Monday, August 13, 2012

ED Talks #15: I still prefer to eat alone

So, at this point you've read (or maybe you haven't...that's okay too) about how bulimia started for me, and what it was like to be in the thick of it.

Some of you are probably wondering how someone who compulsively binged and purged for nine years stopped throwing up.  The short answer is that I found something I wanted to do more than I wanted to continue this way of living.   And then I discovered how much I missed living.  Allow me to explain.

I'd imagine for some folks the best way to stop an addiction is slowing down, and acting out less and less.  That wasn't possible for me.  I was purging like a pro the day before I stopped forever.

I had always wanted to serve a mission for the LDS church, but I knew that I needed to get some things in order first, and this was one of them.  My 21st birthday (when girls can serve missions) came and went and I didn't really bring up the possibility to anyone.  I spent a crazy summer living in Ireland and returned to BYU that Septemeber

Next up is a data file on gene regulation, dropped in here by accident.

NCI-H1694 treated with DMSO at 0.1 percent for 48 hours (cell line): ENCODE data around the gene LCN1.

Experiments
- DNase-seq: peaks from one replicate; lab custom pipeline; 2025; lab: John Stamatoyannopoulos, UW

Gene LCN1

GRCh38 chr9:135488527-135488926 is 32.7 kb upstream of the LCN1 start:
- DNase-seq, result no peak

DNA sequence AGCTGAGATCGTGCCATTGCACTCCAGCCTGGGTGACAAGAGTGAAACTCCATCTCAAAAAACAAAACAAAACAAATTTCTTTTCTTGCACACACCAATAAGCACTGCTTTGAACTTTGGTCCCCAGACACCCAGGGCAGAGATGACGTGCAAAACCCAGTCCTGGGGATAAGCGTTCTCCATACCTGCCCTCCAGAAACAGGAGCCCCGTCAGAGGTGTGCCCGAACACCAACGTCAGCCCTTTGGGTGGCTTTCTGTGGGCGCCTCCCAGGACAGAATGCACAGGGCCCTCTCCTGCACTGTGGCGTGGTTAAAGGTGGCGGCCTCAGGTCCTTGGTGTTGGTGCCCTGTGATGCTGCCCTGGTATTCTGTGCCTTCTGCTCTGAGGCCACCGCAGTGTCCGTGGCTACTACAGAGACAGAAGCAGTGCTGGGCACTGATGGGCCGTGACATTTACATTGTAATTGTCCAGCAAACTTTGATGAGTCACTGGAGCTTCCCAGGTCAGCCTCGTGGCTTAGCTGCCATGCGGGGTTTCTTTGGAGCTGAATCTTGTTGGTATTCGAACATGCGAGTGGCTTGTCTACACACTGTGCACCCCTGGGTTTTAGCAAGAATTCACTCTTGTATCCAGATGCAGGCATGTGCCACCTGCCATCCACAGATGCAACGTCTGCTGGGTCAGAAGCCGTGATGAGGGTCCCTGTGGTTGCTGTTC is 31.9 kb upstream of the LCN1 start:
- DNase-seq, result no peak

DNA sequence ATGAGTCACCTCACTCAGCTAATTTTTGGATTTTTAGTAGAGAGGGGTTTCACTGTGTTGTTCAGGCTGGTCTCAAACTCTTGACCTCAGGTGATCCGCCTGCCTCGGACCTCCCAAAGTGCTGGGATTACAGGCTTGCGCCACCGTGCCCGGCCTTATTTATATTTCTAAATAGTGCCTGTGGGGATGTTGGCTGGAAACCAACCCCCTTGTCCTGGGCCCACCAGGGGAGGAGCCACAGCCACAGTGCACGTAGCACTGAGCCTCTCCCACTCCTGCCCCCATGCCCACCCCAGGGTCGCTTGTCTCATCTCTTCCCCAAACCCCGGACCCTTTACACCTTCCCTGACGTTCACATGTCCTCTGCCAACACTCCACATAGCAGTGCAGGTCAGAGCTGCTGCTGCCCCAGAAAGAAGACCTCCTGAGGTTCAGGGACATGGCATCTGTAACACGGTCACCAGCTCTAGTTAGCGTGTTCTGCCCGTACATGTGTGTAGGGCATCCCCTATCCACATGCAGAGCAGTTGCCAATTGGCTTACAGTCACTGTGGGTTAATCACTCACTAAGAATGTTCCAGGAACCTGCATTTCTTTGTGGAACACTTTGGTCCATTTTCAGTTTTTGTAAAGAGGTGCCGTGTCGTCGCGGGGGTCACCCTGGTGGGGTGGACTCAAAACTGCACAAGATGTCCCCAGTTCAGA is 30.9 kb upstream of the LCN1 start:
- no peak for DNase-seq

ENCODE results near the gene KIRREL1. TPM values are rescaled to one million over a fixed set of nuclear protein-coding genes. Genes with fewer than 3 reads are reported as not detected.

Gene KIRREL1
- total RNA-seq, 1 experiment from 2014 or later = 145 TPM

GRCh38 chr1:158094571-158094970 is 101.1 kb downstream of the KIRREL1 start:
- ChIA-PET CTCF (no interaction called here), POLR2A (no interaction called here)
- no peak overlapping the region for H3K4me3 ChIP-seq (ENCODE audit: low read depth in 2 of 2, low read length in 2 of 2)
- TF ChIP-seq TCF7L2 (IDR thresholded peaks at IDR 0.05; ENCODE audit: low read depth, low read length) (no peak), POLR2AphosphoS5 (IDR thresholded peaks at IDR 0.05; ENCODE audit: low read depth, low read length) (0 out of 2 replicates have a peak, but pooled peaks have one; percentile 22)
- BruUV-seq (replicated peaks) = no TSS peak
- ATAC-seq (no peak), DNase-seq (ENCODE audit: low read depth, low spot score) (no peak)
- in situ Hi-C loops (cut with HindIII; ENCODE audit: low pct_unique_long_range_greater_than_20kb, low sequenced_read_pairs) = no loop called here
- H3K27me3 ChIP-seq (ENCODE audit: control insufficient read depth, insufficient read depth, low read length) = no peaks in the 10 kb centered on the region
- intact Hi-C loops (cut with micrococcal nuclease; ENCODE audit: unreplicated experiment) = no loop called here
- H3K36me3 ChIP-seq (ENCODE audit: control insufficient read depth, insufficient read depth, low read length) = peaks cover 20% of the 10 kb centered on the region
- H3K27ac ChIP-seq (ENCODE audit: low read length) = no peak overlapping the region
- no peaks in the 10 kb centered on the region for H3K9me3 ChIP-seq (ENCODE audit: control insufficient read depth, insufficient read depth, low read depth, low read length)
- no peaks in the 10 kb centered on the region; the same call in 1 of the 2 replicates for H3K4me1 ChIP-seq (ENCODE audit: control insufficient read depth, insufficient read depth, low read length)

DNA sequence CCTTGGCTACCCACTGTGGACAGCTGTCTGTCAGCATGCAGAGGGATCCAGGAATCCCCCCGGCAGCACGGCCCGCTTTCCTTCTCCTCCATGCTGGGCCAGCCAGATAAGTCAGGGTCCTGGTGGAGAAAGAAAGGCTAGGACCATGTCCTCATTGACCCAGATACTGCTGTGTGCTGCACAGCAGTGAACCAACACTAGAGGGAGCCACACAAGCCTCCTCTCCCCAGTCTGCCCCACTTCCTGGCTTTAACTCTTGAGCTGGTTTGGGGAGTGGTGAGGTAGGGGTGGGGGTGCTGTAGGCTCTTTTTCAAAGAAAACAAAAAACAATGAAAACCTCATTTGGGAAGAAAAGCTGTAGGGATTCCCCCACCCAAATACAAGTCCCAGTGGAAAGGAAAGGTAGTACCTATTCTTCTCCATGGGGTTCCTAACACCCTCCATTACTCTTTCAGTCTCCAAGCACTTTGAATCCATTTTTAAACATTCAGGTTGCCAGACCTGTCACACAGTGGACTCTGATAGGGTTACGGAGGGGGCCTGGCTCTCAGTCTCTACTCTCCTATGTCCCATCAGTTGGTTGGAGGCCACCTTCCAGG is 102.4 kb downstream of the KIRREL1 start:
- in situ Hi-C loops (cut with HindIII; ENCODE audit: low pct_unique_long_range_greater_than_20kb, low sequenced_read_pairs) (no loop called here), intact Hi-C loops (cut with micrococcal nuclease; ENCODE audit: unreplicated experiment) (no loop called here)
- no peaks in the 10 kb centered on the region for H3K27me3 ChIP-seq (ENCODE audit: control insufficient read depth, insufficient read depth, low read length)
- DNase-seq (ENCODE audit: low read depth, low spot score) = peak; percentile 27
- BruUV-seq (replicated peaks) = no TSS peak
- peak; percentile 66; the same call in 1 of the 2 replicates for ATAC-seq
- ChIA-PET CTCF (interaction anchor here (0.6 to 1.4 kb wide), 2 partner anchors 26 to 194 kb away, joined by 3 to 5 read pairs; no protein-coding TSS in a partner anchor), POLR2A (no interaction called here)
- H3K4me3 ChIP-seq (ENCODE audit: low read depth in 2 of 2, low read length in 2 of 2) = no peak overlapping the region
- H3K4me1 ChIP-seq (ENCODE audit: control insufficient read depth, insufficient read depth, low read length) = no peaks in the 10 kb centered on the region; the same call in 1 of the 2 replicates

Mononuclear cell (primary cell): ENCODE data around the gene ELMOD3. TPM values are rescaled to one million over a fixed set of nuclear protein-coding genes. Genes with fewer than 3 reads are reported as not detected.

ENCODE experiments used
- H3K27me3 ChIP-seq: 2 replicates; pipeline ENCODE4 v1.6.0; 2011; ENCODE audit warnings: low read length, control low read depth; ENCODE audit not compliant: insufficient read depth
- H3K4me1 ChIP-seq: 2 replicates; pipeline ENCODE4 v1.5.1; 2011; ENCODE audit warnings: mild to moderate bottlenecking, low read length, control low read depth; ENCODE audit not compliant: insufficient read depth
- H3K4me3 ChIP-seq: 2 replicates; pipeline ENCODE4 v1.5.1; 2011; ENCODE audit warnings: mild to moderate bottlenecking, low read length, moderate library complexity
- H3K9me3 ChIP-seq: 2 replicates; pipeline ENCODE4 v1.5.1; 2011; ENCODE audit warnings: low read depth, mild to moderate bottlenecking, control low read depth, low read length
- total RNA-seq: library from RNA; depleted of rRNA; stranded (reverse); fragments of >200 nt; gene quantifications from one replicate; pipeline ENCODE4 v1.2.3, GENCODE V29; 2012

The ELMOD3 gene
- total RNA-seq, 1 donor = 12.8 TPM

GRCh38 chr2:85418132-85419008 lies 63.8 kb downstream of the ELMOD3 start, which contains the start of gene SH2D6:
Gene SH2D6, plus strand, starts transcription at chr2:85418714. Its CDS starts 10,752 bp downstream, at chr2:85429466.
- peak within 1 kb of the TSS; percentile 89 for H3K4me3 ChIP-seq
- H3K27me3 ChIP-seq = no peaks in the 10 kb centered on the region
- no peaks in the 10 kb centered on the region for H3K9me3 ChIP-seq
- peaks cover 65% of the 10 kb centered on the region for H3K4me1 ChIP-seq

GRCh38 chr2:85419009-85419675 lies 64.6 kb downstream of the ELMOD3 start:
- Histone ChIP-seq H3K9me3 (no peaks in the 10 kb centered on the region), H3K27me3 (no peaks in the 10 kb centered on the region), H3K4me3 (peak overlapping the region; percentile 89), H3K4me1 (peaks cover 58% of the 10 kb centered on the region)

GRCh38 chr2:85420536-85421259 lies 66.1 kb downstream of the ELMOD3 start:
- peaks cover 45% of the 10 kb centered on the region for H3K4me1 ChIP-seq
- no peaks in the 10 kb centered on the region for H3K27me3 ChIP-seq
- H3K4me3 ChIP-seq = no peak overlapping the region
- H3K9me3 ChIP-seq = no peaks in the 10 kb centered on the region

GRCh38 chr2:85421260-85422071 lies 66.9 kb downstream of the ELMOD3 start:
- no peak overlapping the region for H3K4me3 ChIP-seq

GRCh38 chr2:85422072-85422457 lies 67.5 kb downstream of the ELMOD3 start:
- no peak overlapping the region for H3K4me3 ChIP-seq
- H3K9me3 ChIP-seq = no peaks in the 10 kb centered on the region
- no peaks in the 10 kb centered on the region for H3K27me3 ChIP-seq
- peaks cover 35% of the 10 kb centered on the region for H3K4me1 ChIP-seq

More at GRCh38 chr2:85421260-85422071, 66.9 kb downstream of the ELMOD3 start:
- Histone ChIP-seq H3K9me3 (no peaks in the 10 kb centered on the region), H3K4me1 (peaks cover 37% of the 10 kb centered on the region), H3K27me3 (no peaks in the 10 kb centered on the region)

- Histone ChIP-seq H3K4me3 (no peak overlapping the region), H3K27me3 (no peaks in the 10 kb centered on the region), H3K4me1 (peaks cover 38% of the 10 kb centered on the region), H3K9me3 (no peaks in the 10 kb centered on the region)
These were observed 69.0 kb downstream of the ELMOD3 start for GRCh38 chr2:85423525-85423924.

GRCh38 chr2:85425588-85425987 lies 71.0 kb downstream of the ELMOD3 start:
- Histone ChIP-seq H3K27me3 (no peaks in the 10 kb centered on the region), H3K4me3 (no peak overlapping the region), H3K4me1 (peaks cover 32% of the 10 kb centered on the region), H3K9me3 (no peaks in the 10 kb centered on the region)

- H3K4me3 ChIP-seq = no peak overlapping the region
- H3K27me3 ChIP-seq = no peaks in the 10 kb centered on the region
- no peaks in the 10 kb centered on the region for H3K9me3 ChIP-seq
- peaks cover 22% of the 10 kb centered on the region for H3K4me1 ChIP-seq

One day, sitting in my Russian class, I experienced the strongest impression that I was to serve a mission.  People receive revelation in many different ways.  For me, it's always a thought that hits me strong and all of the sudden nothing else in the world makes sense and the choice is obvious and I can fight it, I guess, but why would I?

Then it was settled.  I was going on a mission.  Great.  It was a Monday and I would talk to my bishop (the local leader of the unit I attended) that Sunday.  Six days without purging--world record for Dana.  I was proud to report it, and my bishop was proud of me as well.  He moved my recommendation on to the Stake President (a leader over a larger population, who ultimately decided whether and when I submitted my mission papers, or application)

James E. Kearl.  President Kearl.  His name proceeded him, though I didn't know it at the time.  I never took ECON 110 and had no notion of the beast that was Professor Kearl.  I went into his office bright-eyed and bushy-tailed.  We went through the interview.  I told him about my history of bulimia but that I was doing tremendously well and I had it under control.  He asked how long it had been since I purged last.

"Two weeks!" I exclaimed proudly.

"Oh.  Yeah.  That won't do.  You're not turning in any papers until you've been clean for six months."